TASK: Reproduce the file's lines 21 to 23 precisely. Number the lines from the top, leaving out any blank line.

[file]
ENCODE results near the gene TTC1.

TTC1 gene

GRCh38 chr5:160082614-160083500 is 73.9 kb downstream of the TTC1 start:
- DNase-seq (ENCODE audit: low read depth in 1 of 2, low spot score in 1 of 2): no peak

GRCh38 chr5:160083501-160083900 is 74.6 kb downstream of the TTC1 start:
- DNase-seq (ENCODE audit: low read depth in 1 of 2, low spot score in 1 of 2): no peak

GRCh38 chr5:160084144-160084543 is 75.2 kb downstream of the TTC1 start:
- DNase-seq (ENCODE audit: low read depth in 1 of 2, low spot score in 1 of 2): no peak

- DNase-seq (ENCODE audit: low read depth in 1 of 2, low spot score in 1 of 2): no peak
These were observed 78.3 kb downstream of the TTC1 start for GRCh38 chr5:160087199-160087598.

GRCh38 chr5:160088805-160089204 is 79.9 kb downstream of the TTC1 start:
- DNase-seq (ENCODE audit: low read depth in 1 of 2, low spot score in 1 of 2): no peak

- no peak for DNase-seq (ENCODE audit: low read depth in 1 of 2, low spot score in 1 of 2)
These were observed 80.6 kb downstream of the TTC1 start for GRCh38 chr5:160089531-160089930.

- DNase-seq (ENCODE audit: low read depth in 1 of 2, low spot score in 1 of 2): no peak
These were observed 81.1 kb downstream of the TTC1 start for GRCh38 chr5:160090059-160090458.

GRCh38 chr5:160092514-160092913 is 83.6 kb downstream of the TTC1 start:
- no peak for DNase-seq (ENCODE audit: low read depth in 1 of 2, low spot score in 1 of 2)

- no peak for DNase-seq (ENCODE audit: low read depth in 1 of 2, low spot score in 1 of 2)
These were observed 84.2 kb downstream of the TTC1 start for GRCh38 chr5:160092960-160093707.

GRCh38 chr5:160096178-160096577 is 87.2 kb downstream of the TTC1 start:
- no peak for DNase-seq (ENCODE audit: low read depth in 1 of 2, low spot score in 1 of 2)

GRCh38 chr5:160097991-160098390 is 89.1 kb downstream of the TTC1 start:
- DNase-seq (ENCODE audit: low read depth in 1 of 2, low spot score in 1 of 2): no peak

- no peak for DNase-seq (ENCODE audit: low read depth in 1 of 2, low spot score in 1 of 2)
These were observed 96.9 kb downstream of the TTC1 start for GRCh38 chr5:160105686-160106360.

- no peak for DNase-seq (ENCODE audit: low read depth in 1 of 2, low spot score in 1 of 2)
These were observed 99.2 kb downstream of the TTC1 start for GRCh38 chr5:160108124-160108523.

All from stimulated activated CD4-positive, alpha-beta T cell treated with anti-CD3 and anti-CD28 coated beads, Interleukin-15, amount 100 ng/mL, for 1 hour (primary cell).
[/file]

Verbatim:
GRCh38 chr5:160096178-160096577 is 87.2 kb downstream of the TTC1 start:
- no peak for DNase-seq (ENCODE audit: low read depth in 1 of 2, low spot score in 1 of 2)

GRCh38 chr5:160097991-160098390 is 89.1 kb downstream of the TTC1 start: